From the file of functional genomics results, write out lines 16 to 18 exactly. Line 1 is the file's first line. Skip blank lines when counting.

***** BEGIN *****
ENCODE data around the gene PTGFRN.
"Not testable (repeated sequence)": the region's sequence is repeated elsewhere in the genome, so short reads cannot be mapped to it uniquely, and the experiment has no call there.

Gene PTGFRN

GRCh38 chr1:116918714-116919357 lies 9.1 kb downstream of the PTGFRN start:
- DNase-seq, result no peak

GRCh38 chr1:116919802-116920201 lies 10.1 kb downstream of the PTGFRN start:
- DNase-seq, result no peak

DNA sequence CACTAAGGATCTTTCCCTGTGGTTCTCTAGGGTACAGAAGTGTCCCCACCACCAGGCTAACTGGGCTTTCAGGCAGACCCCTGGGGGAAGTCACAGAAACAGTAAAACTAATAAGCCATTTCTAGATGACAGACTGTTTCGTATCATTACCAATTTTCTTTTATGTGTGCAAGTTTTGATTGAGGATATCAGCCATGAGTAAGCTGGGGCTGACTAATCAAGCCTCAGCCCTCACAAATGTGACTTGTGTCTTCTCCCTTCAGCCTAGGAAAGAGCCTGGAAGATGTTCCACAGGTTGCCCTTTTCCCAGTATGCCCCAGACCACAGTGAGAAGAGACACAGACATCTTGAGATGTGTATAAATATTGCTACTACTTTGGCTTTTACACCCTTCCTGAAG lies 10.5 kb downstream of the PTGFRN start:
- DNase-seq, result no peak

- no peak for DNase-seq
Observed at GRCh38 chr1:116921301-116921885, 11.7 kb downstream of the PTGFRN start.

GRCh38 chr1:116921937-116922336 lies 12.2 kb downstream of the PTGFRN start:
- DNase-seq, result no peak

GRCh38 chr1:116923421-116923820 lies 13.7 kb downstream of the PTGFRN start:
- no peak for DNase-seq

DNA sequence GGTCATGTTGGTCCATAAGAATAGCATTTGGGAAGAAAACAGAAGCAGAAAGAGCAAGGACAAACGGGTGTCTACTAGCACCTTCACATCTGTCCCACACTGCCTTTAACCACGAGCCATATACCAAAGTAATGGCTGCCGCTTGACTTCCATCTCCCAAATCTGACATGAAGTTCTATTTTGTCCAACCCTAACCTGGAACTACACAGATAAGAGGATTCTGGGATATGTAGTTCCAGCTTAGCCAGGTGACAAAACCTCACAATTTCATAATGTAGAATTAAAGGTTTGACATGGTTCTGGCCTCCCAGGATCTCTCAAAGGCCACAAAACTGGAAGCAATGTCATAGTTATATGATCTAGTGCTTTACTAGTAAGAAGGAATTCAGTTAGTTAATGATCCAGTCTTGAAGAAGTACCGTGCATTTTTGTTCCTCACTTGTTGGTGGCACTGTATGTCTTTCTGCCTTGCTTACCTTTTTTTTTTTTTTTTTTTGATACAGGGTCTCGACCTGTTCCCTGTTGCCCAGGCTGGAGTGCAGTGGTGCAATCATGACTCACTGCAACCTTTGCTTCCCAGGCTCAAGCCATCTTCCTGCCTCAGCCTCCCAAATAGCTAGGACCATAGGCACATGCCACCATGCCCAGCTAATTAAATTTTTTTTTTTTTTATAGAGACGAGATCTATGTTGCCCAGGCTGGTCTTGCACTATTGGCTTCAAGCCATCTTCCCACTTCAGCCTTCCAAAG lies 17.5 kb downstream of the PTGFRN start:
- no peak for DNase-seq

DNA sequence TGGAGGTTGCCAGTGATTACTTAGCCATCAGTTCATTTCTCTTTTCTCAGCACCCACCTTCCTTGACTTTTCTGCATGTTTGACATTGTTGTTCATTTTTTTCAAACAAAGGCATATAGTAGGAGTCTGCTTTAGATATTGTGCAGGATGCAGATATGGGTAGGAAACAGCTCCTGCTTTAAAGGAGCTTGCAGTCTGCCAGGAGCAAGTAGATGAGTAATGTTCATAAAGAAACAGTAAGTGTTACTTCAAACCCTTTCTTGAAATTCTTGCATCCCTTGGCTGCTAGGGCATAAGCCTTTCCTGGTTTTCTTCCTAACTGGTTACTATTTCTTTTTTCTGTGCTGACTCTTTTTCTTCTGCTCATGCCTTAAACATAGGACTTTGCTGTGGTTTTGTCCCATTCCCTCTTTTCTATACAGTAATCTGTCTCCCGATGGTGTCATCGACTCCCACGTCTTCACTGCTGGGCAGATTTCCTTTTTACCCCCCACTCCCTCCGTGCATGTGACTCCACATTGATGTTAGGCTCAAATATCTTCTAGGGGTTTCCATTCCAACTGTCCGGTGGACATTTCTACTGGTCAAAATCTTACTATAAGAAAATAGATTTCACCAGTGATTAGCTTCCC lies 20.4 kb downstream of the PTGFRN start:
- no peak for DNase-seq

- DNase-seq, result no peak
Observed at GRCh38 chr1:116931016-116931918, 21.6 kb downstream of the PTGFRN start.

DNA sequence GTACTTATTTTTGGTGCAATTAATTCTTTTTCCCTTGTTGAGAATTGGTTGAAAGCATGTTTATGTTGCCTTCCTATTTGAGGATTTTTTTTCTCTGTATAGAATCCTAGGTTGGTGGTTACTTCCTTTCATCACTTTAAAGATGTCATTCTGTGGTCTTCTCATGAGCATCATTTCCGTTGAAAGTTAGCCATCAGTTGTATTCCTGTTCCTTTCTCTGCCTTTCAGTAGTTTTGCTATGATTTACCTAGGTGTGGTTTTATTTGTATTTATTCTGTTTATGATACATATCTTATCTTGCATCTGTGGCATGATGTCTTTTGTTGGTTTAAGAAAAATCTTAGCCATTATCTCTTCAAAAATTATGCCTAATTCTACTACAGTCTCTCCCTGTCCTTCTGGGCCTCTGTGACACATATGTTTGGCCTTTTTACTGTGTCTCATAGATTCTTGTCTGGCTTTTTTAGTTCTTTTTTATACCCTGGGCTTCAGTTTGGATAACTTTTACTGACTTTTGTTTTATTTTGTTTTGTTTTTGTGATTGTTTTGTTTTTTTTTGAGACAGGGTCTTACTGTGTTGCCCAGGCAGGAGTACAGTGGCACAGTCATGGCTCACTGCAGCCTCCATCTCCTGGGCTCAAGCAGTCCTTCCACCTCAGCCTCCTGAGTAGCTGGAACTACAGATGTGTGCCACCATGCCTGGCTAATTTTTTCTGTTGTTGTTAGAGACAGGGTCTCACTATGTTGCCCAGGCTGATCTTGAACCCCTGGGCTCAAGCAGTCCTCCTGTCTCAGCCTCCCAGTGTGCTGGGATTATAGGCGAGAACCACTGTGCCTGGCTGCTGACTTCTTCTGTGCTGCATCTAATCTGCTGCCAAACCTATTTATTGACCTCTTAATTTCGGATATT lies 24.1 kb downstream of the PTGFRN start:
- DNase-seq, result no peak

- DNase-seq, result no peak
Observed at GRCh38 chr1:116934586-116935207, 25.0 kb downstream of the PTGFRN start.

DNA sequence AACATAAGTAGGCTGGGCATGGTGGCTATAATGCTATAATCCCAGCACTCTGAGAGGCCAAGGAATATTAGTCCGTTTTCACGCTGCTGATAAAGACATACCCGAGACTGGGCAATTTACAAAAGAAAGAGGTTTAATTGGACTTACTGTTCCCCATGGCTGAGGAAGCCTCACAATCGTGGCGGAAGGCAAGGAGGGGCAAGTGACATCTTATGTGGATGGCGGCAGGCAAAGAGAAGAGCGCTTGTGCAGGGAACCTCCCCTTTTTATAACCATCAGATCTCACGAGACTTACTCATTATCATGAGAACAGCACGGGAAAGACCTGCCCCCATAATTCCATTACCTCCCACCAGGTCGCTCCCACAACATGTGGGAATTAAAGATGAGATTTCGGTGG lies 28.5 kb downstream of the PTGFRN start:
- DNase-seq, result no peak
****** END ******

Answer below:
DNA sequence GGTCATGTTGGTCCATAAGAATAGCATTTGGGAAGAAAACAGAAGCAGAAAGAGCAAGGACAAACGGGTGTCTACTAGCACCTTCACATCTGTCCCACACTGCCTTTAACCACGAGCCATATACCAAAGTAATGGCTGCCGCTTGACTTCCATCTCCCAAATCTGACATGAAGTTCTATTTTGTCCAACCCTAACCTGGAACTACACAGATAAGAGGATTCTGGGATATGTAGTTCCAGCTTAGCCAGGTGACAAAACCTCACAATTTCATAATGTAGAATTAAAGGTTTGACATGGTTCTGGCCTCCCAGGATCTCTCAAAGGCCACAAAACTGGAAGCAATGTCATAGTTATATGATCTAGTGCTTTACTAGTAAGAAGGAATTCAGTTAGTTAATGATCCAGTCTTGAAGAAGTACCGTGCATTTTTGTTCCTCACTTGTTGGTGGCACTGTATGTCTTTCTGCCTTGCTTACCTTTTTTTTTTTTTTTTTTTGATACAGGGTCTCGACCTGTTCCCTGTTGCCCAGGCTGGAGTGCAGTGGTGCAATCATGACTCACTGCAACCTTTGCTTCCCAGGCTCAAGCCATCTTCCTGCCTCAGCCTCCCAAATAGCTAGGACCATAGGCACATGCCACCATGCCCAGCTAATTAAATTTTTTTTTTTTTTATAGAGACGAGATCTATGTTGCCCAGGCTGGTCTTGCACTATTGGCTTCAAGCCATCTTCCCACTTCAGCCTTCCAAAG lies 17.5 kb downstream of the PTGFRN start:
- no peak for DNase-seq

DNA sequence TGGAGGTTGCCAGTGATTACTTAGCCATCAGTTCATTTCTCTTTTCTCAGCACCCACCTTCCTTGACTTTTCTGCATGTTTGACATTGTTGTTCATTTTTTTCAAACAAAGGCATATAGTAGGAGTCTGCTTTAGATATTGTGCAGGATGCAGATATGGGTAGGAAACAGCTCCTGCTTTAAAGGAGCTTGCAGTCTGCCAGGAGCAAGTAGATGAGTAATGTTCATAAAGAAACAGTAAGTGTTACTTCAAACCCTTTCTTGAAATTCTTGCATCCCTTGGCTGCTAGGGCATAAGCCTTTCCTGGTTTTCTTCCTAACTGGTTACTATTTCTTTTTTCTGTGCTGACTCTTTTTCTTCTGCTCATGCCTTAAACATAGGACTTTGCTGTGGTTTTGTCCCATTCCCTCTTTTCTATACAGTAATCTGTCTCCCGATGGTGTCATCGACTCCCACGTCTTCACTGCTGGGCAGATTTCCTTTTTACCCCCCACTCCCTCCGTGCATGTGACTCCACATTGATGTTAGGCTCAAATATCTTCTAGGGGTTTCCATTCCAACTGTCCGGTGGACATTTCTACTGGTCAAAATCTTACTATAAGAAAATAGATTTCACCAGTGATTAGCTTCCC lies 20.4 kb downstream of the PTGFRN start: